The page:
# The columns to check
fields = ['Confirmed', 'Deaths', 'Active']
# create a subset dataframe from the main dataframe (df)
subset = df[fields]
# calculate the correlation of the subset dataframe

This matrix shows that there is a very strong relationship between these three variables. Since this is the global representation of the data, we will next explore the question of whether we going to see more deaths as the number of confirmed cases grow in Senegal.

Are we going to see more deaths as the number of confirmed cases grow in Senegal?

We will graphically plot the confirmed cases against the the number of deaths related to coronavirus in Senegal to help me answer this question. But first, the code we use to generate the graph is as follows.

# confirmed = df[senegal]['Confirmed']
# deaths = df[senegal]['Deaths']

sns.relplot(x='Confirmed', y='Deaths', data=df[senegal], kind='scatter', alpha=0.8)

# Make a scatter plot
# plt.plot(confirmed, deaths, 'o', markersize=4, alpha=0.6)

plt.xlabel('Confirmed Cases')
plt.ylabel('Number of Deaths')

And it yields the graph below.

From the plot above, we can see the correlation between the confirmed cases and the number of deaths in Senegal. The higher the cases the more deaths there are. Unless there is a vaccine or they maintain strict restrictions with regards to social distancing, unnecessary travels, maintaining proper hygiene etc; cases will continue to grow bringing in more deaths along the way.

And now to the almighty term of "flattening the curve". We have seen a steady decrease in the number of confirmed cases and deaths in some parts of the world. We will explore the data from China to see if they have actually accomplished this milestone.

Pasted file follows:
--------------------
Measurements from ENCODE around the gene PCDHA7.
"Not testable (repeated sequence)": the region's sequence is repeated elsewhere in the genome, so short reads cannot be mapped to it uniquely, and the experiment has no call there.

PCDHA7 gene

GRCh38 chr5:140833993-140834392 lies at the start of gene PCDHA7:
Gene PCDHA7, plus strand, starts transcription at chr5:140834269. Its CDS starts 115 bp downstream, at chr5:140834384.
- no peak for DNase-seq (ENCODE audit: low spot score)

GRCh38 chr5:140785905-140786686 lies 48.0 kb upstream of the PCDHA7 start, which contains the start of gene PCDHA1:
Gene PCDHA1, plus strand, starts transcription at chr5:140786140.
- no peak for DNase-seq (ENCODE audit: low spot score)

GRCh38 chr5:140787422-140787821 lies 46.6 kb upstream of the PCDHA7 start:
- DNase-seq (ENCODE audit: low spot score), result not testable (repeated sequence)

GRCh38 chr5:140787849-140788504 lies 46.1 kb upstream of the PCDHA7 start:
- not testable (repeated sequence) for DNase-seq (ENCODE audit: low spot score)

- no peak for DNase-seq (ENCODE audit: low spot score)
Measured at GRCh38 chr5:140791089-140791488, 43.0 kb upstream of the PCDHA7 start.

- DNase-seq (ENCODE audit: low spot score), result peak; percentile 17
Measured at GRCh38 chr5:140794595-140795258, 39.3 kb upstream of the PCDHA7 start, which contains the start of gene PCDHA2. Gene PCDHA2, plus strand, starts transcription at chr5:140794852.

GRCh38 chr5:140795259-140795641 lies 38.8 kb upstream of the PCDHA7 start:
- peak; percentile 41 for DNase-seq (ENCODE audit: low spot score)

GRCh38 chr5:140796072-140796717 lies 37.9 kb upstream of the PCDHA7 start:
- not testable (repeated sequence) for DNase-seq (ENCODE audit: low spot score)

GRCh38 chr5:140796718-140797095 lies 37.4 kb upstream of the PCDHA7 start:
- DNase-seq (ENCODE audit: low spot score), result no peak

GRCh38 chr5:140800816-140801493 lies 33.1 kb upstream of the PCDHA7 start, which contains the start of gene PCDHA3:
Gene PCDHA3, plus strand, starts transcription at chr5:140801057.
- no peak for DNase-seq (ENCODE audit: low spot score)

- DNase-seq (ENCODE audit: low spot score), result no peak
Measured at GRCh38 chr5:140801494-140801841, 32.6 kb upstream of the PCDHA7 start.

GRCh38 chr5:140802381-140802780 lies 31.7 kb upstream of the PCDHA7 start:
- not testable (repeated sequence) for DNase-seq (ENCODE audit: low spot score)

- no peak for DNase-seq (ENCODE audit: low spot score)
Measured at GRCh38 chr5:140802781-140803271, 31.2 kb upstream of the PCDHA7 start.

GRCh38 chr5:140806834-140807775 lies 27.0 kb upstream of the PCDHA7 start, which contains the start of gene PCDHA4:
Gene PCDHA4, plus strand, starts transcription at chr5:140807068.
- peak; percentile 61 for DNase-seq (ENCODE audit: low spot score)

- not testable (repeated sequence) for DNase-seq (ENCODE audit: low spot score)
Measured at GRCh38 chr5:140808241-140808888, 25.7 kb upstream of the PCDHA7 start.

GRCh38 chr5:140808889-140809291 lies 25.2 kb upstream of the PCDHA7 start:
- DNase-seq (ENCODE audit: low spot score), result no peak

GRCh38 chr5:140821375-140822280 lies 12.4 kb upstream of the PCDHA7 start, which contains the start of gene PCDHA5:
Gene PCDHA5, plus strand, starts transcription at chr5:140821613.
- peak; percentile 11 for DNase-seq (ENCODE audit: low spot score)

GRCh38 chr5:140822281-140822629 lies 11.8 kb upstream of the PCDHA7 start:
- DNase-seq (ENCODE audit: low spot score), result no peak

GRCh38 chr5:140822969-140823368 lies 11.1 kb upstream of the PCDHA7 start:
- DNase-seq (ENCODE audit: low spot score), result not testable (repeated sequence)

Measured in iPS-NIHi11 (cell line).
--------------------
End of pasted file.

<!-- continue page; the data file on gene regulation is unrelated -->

Has China flattened its COVID-19 cases curve?

We have seen some very drastic measures put in place in Wuhan and else where in China to contain the spread. Have those measures ultimately paid off? We will look at the data from China, analyze it and plot a graph to show if China is seeing meaningful improvements leading up to now.

ch = df['Country/Region'] == 'China'
china = df[ch]
sns.distplot(china['Confirmed'],hist=False, bins=10)

From the plot above, we can see that when China reached that 80,000 confirmed cases milestone, the curve took a dramatic downward direction depicting how the confirmed cases were gradually going down and thereby flattening the curve.


Using China as a model of success in getting the numbers down, here are some key measures they have put in place in achieving that feat.

1. Strict social distancing measures.

2. Avoiding unnecessary travels.

3. Wearing face masks when going out and maintain clean hygiene at all times.

4. Mandatory lockdowns for areas affected.

5. Follow W.H.O and health expert guidelines.

My complete analysis can be found on github here.


1. Center for Systems Science and Engineering (CSSE) at Johns Hopkins University

2. Aljazeera News


Recent Posts

See All


Couldn’t Load Comments
It looks like there was a technical problem. Try reconnecting or refreshing the page.
bottom of page